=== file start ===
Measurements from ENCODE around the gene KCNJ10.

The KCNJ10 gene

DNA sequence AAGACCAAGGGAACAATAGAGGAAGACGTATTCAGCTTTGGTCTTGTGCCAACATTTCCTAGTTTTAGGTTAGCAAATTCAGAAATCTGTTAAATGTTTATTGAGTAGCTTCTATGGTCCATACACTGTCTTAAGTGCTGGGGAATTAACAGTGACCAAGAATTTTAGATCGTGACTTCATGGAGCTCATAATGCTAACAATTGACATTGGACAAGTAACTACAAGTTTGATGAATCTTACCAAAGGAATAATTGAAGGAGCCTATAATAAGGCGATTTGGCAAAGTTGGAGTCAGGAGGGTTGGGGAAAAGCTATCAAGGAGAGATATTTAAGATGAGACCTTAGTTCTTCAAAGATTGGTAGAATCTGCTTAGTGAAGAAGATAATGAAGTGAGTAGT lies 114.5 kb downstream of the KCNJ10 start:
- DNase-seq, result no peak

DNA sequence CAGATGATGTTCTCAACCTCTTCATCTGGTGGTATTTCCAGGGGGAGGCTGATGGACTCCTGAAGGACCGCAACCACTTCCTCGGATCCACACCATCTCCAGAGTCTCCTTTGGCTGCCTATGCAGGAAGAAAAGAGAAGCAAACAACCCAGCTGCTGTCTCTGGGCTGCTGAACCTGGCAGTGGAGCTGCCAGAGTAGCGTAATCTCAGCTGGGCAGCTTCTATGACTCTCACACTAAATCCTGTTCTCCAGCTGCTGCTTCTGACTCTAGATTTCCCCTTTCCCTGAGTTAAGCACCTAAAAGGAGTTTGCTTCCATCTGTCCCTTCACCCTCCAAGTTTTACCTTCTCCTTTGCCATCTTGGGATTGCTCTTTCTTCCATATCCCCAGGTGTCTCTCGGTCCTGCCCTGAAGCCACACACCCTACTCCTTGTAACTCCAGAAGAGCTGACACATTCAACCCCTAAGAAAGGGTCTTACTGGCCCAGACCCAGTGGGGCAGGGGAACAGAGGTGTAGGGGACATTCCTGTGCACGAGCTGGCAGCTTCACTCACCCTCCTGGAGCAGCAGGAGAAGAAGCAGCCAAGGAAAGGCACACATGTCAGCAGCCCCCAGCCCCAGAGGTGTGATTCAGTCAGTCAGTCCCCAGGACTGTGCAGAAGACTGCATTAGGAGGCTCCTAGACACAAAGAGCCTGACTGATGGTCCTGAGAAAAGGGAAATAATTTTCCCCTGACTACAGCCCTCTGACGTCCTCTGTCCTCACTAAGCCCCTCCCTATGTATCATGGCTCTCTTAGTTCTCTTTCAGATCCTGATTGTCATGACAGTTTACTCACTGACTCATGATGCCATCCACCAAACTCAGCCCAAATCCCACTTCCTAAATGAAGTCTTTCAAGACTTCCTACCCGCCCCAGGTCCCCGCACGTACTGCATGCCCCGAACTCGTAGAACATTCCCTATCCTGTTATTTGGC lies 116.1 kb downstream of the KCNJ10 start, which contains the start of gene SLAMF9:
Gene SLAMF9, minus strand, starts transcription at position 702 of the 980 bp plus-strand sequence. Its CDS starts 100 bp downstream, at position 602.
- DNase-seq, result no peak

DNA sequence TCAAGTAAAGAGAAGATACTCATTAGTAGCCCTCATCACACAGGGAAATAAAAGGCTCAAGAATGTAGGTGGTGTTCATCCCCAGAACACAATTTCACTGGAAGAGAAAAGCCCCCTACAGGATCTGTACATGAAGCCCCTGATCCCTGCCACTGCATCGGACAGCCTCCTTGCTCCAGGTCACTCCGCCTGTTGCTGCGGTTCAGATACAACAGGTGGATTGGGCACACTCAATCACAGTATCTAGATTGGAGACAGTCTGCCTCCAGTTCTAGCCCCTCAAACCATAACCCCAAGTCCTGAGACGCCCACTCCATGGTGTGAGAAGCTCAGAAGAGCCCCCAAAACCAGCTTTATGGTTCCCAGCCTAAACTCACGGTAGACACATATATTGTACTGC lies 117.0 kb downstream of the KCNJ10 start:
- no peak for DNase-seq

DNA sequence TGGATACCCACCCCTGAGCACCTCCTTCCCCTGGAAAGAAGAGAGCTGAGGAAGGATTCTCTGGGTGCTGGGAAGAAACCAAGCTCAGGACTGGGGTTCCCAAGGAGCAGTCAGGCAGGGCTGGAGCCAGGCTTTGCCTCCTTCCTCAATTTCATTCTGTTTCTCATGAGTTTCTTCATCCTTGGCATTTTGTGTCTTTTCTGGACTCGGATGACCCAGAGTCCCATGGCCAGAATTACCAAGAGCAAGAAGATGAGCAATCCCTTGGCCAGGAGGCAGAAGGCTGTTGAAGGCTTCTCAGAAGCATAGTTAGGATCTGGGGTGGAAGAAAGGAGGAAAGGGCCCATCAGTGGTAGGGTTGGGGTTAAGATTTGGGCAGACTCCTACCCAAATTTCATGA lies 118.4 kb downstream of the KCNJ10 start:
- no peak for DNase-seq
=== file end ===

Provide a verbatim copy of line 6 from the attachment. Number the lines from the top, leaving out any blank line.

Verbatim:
Gene SLAMF9, minus strand, starts transcription at position 702 of the 980 bp plus-strand sequence. Its CDS starts 100 bp downstream, at position 602.